Prince George’s County Council unanimously approved a $4.5 billion fiscal 2022 budget proposal Thursday, with education as the top spending priority.
More than half of the budget — $2.3 billion — has been earmarked for funding public education, up more than $64 million from the current spending plan. Expenditures include recommendations from the state Blueprint for Maryland’s Future robust education plan with a focus on mental health services, expansion of early childhood and college and career readiness.
About 65 clinicians are scheduled to work in the community schools, designated to provide before- and after-school programs, mentorship and vision and dental services.
Increases in federal, state and county funding will assist in a myriad of programs such as re-enrolling students who may have dropped out of school this mix of virtual and in-person learning, coordinate an attendance task force and English tutoring.
Enrollment for the 2021-22 school years projects to increase by 8,624 students to nearly 142,000.
“We will be providing substantial things that are needed to effectively run our school system,” council Vice Chair Deni Taveras (D-District 2) of Adelphi said after passing the budget.
Earlier this month, Verizon announced it will provide iPads to students, teachers and administrators at Samuel P. Chase Academy in Forestville and Nicholas Orem Middle School in Hyattsville. Through the company’s partnership with Digital Promise, the students will receive the 5G technology to use at school and home year-round.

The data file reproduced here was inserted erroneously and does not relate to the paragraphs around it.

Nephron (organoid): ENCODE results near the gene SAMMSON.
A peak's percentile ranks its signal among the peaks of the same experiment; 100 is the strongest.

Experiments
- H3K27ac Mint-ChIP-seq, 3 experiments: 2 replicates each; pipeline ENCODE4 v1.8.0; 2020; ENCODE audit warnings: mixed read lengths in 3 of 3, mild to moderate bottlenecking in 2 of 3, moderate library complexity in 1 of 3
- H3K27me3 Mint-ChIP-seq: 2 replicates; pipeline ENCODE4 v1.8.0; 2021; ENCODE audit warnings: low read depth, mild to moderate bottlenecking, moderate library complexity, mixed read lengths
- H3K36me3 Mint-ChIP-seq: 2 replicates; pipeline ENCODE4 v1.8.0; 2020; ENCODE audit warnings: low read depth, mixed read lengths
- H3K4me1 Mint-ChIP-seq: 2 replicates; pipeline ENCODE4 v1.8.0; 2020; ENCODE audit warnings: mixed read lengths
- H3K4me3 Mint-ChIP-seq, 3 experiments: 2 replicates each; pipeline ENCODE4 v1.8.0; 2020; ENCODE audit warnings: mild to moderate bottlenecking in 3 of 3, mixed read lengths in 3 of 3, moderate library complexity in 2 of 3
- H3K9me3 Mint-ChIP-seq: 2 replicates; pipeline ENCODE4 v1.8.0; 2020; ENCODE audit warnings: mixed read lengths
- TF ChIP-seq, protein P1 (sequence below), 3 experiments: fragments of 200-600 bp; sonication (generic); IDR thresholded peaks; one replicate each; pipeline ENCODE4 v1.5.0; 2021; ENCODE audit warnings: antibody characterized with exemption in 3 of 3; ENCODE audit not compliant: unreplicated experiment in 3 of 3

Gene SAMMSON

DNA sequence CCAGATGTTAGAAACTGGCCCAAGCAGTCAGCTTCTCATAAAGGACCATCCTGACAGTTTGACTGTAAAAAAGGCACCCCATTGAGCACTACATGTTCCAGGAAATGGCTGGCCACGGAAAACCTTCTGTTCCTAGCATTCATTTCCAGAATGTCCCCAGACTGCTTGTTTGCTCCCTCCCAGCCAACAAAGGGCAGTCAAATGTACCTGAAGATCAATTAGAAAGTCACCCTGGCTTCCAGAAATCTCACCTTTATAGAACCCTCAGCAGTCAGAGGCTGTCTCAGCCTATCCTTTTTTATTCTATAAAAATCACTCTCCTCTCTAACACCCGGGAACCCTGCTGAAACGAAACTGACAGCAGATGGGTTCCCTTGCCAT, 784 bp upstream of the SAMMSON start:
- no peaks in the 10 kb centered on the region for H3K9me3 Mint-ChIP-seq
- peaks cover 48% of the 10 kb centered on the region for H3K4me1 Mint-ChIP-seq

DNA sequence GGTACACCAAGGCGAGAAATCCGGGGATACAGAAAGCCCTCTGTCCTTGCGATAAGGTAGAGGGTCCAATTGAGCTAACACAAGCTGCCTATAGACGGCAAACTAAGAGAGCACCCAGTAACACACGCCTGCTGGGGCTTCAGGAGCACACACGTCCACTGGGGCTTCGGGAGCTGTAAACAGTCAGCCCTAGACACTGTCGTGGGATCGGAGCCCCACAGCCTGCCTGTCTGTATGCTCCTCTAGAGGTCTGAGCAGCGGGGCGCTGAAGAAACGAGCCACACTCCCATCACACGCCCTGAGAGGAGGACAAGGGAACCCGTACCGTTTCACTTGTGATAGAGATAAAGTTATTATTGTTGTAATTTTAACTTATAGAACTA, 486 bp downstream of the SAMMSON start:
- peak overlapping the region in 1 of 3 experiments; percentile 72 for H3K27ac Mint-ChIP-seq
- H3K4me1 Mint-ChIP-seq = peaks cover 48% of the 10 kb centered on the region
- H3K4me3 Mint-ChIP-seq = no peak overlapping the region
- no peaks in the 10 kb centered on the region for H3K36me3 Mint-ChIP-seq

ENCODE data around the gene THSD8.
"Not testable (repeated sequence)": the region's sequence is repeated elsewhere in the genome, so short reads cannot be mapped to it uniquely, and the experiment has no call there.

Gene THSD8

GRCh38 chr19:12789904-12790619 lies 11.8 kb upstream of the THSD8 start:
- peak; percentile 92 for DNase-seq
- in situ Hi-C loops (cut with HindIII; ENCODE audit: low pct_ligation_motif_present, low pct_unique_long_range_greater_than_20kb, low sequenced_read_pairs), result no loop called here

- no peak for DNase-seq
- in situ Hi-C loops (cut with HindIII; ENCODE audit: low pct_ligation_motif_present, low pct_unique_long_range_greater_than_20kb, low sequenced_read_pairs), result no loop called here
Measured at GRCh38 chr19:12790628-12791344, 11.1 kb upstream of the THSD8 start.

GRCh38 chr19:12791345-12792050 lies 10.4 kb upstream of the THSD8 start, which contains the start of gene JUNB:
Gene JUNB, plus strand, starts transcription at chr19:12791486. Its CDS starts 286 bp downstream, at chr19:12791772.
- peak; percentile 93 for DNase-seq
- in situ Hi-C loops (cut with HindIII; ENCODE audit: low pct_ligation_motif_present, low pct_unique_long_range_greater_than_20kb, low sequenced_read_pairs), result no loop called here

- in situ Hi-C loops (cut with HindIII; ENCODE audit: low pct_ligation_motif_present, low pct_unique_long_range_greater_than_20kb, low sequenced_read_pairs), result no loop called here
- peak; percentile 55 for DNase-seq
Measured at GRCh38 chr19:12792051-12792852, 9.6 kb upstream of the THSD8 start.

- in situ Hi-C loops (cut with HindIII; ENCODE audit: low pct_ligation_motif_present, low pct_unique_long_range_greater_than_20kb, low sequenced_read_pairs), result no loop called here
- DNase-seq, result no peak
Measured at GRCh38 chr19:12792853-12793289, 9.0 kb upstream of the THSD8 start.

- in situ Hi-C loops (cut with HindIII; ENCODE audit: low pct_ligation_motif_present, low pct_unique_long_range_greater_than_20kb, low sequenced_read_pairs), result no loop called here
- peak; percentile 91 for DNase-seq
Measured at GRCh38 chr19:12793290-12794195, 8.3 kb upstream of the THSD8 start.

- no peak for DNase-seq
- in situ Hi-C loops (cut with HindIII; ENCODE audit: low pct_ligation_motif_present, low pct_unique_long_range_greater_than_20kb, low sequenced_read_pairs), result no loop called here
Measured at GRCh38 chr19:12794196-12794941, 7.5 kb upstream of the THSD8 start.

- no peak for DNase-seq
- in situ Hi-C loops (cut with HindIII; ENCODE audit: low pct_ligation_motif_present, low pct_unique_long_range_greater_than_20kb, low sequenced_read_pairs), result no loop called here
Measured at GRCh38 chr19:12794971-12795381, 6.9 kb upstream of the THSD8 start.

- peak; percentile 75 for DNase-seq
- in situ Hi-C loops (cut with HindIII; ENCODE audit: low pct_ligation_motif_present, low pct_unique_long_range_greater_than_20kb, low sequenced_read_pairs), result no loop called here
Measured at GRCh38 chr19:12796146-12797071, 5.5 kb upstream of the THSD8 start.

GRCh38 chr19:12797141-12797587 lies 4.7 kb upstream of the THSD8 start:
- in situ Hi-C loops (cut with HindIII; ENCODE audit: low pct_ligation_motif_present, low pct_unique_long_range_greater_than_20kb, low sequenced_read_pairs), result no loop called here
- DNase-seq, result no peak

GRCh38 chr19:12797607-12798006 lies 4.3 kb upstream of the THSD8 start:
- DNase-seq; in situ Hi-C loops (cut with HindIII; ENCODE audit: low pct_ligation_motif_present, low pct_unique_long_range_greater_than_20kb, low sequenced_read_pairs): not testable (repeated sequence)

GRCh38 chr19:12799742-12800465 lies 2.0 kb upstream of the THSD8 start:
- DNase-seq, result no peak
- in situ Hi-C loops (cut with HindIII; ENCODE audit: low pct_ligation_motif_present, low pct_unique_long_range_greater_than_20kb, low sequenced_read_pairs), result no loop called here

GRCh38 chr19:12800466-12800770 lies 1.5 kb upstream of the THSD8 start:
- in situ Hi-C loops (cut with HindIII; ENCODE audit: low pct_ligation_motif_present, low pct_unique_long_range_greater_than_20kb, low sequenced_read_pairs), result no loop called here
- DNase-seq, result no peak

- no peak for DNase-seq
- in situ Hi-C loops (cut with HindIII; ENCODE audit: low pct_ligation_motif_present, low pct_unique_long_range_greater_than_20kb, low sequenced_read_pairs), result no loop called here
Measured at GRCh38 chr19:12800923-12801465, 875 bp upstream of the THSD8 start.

Although there’s no proposed property tax increase, property owners will experience a nearly 6% hike in water and sewer bills.
According to the Washington Suburban Sanitary Commission, a household of three using 55 gallons of water per person daily would see a quarterly increase of $11.83 on the bill.
Because late fees resumed Tues- day, July 1, customers can receive information on financial assistance at www.wsscwater.com/assistance, or call 301-206-4001.
With mental health a major priority in the county, officials allocated $20 million to renovate a 31,200-square-foot building next to Luminis Health Doctors Community Medical Center in Lanham.
Luminis Health will add another $3 million toward construction of the building and will maintain it once it opens in December.
The center plans to accommodate about 5,000 patients 13 and older annually for ambulatory services, including treatment for substance abuse disorders, psychiatric care and counseling. It will employ 100 new workers such as therapists, nurse practitioners, psychologists and social workers.
County Executive Angela Alsobrooks announced last year that the county would reallocate $20 million from the police department budget previously proposed for a public safety training building.
The upcoming fiscal year police budget will decrease by $12.6 million from the current spending plan. Part of the reason, according to the budget, deals with high- er vacancy rates, limited recruit classes and overtime totaling $9.5 million.
However, $291,600 will go toward hiring a director of race and equity and two psychologists. These new positions are based on a recommendation from the county’s police reform work group.
“This is the people’s budget,” said council Chair Calvin Hawkins II (D-At Large) of Upper Marlboro. “Listening to the police reform task force committee and we listened to the citizens who came to our public hearings and town halls to speak on their concerns.”
The budget goes into effect July 1.